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Booker v. The City of New York

United States District Court, S.D. New York

March 24, 2017

THE CITY OF NEW YORK, et al., Defendants.


          PAUL A.CROTTY United States District Judge.

         Pro se plaintiff Michael Booker brings this action against the City of New York, Elizabeth Ehrlich, Aretha Singh, and David Terhune pursuant to 42 U.S.C. §§ 1983, 1985, and 2000(e); the Sixth, Eighth, and Fourteenth Amendments of the United States Constitution; and Articles One, Five, and Six of the New York State Constitution. He alleges that he was wrongly denied employment with the New York City Department of Parks and Recreation because of his prior criminal convictions.

         On March 31, 2016, the defendants moved to dismiss Booker's Amended Complaint pursuant to Fed.R.Civ.P. 12(b)(6). See Dkt. 24. On January 13, 2017, Magistrate Judge Henry Pitman issued a thorough and well-reasoned Report and Recommendation ("R&R") that Booker's Amended Complaint be dismissed. See Dkt. 35. On January 31, 2017, the Court received Booker's objections to the R&R, dated January 26, 2017. See Dkt. 36. For the reasons stated below, the Court adopts the R&R in full.


         The Court may "accept, reject, or modify, in whole or in part, the findings or recommendations made by the magistrate judge." 28 U.S.C. § 636(b)(1)(C). The Court "must determine de novo any part of the magistrate judge's disposition that has been properly objected to." Fed.R.Civ.P. 72(b)(3). For portions of an R&R to which no objection has been made, however, "a district court need only satisfy itself that there is no clear error on the face of the record." See Wilds v. United Parcel Serv., Inc., 262 F.Supp.2d 163, 169 (S.D.N.Y. 2003). "The objections of parties appearing pro se are generally accorded leniency and should be construed to raise the strongest arguments that they suggest." DiPilato v. 7-Eleven, Inc., 662 F.Supp.2d 333, 340 (S.D.N.Y. 2009) (internal quotation marks omitted).


         I. Review of R&R

         Booker's first objection to the R&R is that Magistrate Judge Pitman failed to adequately address whether the defendants violated Article 23-A of the N.Y. Correction Law. While Booker's frustration in gaining employment following his criminal convictions is understandable, Article 23-A does not create a federal right of action, as Magistrate Judge Pitman determined. See June 8, 2015 Order to Show Cause (Dkt. 17) at 2 & n.l; R&R at 20-21 n.8. Without some independent basis for federal jurisdiction, Booker's remedy, if any, lies in state court, not federal court.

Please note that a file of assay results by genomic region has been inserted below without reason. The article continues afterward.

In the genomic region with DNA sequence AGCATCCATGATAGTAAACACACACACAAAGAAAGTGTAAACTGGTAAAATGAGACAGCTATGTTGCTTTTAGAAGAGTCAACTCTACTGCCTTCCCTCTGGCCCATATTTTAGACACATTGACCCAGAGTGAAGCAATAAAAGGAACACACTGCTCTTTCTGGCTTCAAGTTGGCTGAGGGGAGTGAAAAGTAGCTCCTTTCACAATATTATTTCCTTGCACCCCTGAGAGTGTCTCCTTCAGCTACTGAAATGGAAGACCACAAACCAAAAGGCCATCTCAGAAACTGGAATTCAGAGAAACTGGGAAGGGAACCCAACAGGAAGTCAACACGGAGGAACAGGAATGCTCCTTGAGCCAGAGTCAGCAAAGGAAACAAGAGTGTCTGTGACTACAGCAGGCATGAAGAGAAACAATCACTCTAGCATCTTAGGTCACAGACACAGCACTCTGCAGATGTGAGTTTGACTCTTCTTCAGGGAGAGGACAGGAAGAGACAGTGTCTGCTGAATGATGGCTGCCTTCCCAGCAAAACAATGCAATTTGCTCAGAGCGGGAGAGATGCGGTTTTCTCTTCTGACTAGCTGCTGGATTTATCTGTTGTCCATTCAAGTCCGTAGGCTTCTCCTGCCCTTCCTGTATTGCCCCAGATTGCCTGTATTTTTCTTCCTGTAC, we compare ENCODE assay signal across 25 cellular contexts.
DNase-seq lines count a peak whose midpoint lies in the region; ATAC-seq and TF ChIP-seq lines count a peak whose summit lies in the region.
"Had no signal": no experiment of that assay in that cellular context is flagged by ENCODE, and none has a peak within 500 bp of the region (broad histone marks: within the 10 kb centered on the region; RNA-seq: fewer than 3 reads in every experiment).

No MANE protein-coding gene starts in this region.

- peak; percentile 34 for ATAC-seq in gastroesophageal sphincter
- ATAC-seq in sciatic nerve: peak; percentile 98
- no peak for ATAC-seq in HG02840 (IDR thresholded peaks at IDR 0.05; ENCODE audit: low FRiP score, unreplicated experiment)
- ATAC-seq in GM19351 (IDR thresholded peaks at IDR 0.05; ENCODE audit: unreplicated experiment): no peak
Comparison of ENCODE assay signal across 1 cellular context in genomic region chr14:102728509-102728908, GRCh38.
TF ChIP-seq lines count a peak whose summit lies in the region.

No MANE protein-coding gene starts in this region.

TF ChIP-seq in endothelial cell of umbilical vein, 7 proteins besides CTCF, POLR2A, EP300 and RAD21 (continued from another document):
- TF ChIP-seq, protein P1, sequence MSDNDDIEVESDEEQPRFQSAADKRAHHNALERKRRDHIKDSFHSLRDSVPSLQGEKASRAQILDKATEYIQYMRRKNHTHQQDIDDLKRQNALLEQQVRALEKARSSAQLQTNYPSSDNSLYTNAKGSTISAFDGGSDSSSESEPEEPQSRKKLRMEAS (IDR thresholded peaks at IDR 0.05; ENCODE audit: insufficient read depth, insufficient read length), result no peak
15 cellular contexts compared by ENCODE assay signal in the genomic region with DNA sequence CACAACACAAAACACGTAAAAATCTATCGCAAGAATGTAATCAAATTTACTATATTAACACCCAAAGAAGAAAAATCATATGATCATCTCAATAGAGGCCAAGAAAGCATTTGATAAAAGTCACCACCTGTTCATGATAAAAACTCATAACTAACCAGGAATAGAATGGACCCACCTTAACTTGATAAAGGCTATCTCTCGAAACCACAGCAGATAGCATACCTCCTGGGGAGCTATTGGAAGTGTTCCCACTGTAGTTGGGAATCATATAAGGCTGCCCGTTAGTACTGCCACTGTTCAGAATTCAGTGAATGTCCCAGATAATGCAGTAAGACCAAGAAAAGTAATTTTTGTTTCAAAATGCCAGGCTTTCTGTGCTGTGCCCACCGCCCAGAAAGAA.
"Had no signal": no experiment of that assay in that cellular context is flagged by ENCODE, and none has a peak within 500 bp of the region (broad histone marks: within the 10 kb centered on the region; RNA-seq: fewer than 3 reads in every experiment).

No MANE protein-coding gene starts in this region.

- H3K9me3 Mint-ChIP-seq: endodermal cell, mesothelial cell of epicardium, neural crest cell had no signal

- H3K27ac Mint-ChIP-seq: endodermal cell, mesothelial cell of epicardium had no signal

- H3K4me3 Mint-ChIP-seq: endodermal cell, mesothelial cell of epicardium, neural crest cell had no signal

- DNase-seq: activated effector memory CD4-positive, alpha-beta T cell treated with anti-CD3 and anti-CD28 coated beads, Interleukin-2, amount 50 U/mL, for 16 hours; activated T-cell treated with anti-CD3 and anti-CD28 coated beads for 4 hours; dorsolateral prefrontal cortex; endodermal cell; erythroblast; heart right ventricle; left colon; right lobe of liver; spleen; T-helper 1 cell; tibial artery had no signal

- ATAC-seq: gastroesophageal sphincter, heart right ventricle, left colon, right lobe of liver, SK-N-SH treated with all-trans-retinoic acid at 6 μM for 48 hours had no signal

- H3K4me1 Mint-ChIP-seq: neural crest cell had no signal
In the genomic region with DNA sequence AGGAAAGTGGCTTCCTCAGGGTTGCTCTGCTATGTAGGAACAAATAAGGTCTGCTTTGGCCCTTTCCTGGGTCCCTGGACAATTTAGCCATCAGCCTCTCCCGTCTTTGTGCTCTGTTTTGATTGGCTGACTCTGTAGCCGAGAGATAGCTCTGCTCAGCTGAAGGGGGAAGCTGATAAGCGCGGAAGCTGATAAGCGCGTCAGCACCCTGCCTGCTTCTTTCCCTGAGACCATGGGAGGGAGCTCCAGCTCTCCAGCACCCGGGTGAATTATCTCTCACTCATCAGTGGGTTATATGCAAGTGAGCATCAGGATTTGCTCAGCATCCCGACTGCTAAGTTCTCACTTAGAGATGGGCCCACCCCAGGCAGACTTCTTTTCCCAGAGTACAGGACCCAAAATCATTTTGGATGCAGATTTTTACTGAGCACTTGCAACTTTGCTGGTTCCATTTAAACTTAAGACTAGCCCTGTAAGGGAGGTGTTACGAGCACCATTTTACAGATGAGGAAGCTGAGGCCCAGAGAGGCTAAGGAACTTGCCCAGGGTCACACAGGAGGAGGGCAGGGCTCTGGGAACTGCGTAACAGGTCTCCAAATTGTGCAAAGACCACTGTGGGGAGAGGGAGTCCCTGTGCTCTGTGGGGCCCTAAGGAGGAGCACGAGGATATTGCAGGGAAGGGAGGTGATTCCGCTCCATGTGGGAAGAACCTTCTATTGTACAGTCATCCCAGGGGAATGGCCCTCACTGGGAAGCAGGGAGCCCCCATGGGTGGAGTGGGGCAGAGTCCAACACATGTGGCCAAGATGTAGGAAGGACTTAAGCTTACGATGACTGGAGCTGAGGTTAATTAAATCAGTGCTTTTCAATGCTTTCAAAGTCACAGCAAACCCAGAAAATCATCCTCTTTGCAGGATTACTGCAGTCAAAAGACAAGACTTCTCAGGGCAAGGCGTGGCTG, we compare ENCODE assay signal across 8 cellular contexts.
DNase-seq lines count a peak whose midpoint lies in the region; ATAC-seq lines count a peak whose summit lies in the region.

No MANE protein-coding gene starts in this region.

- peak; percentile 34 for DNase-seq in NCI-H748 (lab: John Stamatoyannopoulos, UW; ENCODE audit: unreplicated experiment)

In his third objection, Booker asserts that the Court should exercise supplemental jurisdiction over his state law claims. A district court may decline to exercise supplemental jurisdiction over a state law claim when it "has dismissed all claims over which it has original jurisdiction." See 28 U.S.C. § 1367(c)(3). As the R&R correctly states, "in the usual case in which all federal-law claims are eliminated before trial, the balance of factors to be considered under the pendent jurisdiction doctrine-judicial economy, convenience, fairness, and comity- will point toward declining to exercise jurisdiction over the remaining state-law claims." Carnegie-Mellon Univ. v. Cohill, 484 U.S. 343, 350 n.7 (1988).

         Booker urges that supplemental jurisdiction is appropriate here because (1) his "prior attempts at mediating this matter via the state [have] proved futile;" and (2) "the lapse of time since the actual violation . . . does not allow for the re-litigation of the state law claims which have been thoroughly litigated here." Pi's Objections (Dkt. 36) at 6-7. These assertions are insufficient to establish that this is one of the unusual cases where the balance of factors points toward exercising supplemental jurisdiction. First, to the Court's knowledge, Booker has not filed his claims in state court, so it cannot be said that doing so would be futile. Second, because this action is still at the motion to dismiss phase, it is incorrect that Booker's claims have been "thoroughly litigated here." And third, if Booker reasserts his state law claims in state court within six months, he can still use the applicable filing dates in this action for purposes of the statute of limitations.[2] See N.Y. Civil Practice Law & Rules § 205(a). Because the Court does not exercise supplemental jurisdiction over Booker's state law claims, it also does not reach the question of whether the defendants violated Article 23-A.

         Finally, Booker contends that he exhausted his administrative remedies. This objection appears to be directed at the merits of his Title VII claim. However, the R&R does not reach the defendants' argument that Booker failed to exhaust his administrative remedies. Instead, Magistrate Judge Pitman recommends dismissal of the claim on the basis that Booker has not alleged membership in a protected class. See R&R at 7, 9 n.5. Whether Booker exhausted his administrative remedies, then, has no impact on the R&R's analysis that Booker's Title VII claim should be dismissed.

         The Court reviews those portions of the R&R to which Booker has raised no objection for clear error and finds none. Accordingly, the Court adopts the R&R in its entirety.

         II. Leave to Amend

         "Although district judges should, as a general matter, liberally permit pro se litigants to amend their pleadings, leave to amend need not be granted when amendment would be futile." Terry v. Inc. Village of Patchogue,826 F.3d 631, 633 (2d Cir. 2016). Booker has already had a chance to amend his complaint, and any amendment to his federal claims would be futile. ...

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